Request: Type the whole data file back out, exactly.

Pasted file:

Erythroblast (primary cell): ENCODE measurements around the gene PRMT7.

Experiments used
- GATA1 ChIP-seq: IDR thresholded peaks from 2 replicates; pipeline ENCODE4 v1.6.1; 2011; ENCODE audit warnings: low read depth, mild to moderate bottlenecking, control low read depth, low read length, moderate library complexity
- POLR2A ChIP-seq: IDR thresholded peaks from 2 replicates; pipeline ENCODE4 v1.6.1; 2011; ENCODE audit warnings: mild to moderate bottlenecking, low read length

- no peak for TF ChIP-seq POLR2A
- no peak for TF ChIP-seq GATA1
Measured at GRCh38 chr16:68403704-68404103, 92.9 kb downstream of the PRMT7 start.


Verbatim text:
Erythroblast (primary cell): ENCODE measurements around the gene PRMT7.

Experiments used
- GATA1 ChIP-seq: IDR thresholded peaks from 2 replicates; pipeline ENCODE4 v1.6.1; 2011; ENCODE audit warnings: low read depth, mild to moderate bottlenecking, control low read depth, low read length, moderate library complexity
- POLR2A ChIP-seq: IDR thresholded peaks from 2 replicates; pipeline ENCODE4 v1.6.1; 2011; ENCODE audit warnings: mild to moderate bottlenecking, low read length

- no peak for TF ChIP-seq POLR2A
- no peak for TF ChIP-seq GATA1
Measured at GRCh38 chr16:68403704-68404103, 92.9 kb downstream of the PRMT7 start.